Sounds Complicated [SOTG #5]

As New Hampshire Public Radio’s Taylor Quimby learned, you never know when a plastic sled and a jar of marbles might come in handy.

Taylor was the sound designer on Outside/In’s Windfall series. With the sled and marbles, he created my favorite example of sound that explains complex information.

Windfall is about the history and future of offshore wind farms in the US. In the first episode, “Sea Change,” the Windfall team conveys the size of wind turbines through visual writing.

They describe blades bigger than airplanes and predict rotors the size of three football fields, with a turbine the size of “a giant, spinning sports complex.” This writing style helps listeners picture these structures in the real world.

But sometimes it’s hard to find an analogy, especially for numbers so large or small that we can’t wrap our minds around them. We need a frame of reference, and sound design can provide it.

For example, the Windfall team found it challenging at first to explain the exponential growth in wind-farm energy-output.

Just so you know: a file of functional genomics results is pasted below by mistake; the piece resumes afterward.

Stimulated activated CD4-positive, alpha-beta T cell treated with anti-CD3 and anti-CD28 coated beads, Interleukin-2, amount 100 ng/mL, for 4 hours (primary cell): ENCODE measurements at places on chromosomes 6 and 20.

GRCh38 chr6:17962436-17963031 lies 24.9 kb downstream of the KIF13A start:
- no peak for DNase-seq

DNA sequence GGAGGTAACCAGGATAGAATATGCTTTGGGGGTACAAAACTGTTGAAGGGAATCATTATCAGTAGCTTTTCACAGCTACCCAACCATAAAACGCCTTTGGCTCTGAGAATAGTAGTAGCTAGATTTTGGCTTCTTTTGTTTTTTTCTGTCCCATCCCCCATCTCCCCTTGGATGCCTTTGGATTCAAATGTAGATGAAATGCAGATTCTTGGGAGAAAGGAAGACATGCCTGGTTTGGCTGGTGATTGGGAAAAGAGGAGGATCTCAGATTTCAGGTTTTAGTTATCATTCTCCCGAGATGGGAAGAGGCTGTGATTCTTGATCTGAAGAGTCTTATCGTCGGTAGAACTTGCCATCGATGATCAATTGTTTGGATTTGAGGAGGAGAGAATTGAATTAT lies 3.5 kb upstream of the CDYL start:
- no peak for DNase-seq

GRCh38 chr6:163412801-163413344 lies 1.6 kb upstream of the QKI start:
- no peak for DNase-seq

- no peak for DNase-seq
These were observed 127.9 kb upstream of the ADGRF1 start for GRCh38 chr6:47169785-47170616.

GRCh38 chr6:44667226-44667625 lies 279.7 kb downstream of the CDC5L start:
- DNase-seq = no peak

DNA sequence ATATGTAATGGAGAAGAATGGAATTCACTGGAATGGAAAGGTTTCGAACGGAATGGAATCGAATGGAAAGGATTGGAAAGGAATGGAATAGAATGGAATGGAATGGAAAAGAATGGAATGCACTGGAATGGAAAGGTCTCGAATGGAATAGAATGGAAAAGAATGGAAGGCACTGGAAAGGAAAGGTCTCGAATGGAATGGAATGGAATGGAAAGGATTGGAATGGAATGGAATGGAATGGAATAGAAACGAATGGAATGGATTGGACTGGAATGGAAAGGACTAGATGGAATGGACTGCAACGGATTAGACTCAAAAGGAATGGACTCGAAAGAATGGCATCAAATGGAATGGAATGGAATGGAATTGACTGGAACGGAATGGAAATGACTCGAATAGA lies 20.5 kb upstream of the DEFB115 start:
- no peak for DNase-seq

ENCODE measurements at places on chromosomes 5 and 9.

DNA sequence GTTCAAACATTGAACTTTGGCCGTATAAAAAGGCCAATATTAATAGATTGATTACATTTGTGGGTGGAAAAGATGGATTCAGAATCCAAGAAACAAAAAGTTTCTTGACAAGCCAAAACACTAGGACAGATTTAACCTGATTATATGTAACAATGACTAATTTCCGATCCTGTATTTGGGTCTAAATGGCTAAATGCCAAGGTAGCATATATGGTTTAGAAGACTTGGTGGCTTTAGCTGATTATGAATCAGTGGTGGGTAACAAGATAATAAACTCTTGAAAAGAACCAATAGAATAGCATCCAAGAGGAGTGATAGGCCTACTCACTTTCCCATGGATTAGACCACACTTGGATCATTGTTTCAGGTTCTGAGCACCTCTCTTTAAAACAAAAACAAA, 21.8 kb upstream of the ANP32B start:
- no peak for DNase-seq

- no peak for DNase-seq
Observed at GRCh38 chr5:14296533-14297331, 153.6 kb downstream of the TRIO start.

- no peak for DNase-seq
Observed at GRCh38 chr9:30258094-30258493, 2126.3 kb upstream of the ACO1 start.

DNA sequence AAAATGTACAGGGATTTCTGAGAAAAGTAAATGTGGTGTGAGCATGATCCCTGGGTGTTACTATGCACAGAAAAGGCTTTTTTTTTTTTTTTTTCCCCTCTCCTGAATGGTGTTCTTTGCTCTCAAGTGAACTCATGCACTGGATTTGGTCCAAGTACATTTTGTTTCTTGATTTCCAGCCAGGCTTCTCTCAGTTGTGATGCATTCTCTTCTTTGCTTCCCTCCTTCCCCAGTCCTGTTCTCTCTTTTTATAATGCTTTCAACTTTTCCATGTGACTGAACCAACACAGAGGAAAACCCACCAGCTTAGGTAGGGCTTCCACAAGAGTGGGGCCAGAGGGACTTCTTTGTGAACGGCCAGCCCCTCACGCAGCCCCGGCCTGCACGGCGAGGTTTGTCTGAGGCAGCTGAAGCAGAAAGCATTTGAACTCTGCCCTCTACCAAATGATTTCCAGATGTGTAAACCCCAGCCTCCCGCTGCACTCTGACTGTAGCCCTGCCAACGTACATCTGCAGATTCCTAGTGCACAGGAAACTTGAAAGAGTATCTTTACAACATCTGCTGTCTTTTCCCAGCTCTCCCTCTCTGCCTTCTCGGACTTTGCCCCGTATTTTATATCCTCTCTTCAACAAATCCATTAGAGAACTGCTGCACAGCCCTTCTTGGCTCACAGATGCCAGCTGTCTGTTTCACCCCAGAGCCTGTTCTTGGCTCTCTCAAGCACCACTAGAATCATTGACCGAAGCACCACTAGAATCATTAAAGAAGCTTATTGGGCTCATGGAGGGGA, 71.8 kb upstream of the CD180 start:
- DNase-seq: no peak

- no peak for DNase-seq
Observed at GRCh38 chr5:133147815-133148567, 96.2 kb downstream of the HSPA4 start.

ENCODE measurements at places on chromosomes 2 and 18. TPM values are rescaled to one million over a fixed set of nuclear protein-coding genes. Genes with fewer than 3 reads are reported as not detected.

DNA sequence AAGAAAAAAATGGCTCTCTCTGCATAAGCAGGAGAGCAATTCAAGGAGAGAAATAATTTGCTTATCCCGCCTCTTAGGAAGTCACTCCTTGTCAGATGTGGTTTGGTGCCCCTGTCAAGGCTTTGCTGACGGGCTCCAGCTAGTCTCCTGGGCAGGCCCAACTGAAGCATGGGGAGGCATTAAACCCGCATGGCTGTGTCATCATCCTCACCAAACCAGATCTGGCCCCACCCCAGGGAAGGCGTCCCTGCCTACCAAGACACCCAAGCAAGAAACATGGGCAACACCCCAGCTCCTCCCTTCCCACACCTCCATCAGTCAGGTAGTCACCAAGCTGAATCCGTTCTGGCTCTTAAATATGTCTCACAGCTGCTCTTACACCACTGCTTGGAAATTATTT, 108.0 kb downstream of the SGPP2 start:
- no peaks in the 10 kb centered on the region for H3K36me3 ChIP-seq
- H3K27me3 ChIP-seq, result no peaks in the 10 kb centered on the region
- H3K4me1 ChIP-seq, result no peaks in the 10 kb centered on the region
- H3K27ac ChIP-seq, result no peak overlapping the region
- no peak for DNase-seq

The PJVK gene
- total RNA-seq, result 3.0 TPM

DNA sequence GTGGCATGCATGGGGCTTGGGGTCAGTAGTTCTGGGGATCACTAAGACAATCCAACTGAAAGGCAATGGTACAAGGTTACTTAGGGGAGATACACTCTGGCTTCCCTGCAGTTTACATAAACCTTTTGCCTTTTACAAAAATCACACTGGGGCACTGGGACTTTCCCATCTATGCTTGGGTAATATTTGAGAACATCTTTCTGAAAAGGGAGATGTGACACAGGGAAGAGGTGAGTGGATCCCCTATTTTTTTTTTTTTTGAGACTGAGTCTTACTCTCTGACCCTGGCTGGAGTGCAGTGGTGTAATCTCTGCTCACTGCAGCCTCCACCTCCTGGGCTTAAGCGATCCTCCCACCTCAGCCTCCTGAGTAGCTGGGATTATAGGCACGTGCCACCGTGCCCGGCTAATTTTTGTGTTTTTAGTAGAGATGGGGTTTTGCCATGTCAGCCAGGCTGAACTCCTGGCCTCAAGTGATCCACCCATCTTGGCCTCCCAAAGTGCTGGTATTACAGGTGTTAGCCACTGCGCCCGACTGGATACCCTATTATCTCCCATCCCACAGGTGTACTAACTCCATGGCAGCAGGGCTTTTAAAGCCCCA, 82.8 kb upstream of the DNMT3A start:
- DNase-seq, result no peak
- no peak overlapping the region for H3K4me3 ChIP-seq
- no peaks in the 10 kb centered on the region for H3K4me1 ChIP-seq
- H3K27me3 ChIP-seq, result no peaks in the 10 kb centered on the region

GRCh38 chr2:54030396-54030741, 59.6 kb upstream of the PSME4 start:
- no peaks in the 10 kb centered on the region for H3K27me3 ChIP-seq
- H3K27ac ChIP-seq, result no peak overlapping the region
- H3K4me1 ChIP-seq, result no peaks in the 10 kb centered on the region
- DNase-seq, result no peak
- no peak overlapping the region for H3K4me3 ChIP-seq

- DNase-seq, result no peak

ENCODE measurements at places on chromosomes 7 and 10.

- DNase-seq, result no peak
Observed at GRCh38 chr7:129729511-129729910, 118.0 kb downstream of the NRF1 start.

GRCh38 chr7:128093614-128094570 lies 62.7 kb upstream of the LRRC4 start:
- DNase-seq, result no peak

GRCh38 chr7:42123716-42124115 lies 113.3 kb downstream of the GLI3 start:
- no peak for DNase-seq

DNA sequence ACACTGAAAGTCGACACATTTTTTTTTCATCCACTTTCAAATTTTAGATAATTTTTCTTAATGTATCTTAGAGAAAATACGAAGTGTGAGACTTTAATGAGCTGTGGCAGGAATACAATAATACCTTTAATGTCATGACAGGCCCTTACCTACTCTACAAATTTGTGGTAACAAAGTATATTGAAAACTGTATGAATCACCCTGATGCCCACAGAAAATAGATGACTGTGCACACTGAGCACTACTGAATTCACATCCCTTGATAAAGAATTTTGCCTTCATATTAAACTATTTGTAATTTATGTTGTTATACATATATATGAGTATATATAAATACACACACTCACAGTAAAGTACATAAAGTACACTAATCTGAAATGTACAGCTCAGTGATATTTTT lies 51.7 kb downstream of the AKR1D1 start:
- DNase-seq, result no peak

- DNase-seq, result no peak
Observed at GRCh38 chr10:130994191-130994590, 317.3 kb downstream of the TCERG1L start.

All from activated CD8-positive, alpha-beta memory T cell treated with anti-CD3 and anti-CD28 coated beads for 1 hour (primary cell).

“We knew that transmitting the scope and scale of growth was the most important thing,” Taylor said.

“Yet, especially when it comes to energy, that’s really hard because it’s a subject full of jargon. You’re talking about kilowatts, megawatts, gigawatts, and most of us don’t have a sense of how they factor into our own lives.”

Early episode drafts described power output with numbers. But the team realized numbers weren’t communicating just how significant the increase in power was.

In an editing meeting, someone asked, “How can we use sound to help transmit scale in a way that’s almost like a type of synesthesia?”